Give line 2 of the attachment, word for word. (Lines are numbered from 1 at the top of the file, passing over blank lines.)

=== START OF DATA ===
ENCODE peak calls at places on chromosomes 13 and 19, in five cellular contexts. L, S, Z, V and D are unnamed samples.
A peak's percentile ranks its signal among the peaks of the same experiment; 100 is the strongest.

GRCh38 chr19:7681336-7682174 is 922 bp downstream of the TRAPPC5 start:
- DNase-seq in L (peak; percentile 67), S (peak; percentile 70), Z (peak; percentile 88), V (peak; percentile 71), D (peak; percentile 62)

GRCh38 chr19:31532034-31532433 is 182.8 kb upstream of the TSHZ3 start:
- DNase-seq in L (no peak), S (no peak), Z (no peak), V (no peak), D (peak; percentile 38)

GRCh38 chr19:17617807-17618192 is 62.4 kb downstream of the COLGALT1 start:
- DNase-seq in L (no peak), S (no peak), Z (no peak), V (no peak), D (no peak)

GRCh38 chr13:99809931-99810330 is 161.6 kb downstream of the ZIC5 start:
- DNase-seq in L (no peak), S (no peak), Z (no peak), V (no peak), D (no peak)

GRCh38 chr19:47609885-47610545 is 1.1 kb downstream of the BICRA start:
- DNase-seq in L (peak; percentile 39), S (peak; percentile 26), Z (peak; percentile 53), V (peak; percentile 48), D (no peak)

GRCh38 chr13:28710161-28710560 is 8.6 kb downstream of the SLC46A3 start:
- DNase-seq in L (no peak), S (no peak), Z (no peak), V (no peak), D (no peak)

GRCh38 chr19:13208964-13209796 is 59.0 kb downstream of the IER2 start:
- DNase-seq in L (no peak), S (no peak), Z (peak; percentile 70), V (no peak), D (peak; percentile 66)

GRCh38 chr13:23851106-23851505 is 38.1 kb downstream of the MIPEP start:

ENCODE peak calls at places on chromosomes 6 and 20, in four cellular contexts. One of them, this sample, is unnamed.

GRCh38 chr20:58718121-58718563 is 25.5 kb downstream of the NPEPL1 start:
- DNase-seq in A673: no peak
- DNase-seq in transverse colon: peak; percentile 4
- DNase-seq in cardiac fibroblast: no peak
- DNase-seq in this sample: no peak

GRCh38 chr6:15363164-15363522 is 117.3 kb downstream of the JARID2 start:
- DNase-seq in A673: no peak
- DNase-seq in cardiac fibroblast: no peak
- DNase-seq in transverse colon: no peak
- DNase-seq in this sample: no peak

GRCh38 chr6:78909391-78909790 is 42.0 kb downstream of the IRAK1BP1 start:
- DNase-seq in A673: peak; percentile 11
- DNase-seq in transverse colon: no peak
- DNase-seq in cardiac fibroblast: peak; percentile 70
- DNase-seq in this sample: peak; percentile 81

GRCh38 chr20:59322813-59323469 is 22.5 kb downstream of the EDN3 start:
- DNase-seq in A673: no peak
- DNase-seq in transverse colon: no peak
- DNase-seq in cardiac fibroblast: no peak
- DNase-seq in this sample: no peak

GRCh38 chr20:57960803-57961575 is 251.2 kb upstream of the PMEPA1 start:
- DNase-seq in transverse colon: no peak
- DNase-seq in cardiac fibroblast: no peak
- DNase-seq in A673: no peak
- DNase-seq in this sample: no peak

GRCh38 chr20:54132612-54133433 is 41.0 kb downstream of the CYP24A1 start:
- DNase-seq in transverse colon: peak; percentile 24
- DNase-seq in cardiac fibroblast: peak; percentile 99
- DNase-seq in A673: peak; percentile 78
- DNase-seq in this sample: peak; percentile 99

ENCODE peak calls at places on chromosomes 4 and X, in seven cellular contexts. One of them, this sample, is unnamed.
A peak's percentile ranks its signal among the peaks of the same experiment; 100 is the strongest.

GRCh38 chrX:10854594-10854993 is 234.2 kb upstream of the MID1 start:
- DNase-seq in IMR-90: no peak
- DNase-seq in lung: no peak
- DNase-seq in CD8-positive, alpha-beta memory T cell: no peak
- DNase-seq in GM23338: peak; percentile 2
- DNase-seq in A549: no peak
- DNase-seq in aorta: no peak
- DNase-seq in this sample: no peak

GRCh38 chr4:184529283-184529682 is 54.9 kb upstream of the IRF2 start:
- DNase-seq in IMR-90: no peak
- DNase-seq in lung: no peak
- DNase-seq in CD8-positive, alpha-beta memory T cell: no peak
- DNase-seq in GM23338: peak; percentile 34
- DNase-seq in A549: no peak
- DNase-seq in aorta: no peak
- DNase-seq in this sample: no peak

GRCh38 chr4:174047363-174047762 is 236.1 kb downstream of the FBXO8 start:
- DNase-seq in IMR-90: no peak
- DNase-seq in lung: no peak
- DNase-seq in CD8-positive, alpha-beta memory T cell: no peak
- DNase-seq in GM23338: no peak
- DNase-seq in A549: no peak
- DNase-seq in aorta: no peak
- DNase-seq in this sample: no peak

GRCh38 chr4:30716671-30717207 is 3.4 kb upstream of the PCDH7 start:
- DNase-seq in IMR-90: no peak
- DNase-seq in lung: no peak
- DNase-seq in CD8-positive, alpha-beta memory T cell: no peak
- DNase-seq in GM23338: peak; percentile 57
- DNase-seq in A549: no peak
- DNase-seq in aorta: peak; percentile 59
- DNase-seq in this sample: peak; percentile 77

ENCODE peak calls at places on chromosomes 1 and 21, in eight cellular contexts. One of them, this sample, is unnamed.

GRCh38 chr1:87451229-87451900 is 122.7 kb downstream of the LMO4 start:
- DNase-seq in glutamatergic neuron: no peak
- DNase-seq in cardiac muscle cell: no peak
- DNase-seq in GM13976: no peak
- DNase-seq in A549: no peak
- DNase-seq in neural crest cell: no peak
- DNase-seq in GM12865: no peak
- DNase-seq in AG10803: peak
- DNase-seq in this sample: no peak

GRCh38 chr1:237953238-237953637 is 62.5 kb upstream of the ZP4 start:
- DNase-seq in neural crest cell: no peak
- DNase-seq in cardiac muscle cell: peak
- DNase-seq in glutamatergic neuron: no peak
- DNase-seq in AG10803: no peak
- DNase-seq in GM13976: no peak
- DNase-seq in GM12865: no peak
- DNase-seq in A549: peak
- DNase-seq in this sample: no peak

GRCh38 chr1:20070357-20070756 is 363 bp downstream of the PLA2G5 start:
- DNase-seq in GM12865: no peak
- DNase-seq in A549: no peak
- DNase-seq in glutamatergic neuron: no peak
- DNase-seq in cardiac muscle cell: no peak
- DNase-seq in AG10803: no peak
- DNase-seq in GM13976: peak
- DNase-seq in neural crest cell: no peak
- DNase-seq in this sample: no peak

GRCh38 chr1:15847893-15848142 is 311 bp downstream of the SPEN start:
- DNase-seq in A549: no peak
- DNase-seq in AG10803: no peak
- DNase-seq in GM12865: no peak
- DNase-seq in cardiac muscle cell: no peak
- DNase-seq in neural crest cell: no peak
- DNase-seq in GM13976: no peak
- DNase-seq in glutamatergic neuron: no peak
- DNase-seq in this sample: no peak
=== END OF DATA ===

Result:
A peak's percentile ranks its signal among the peaks of the same experiment; 100 is the strongest.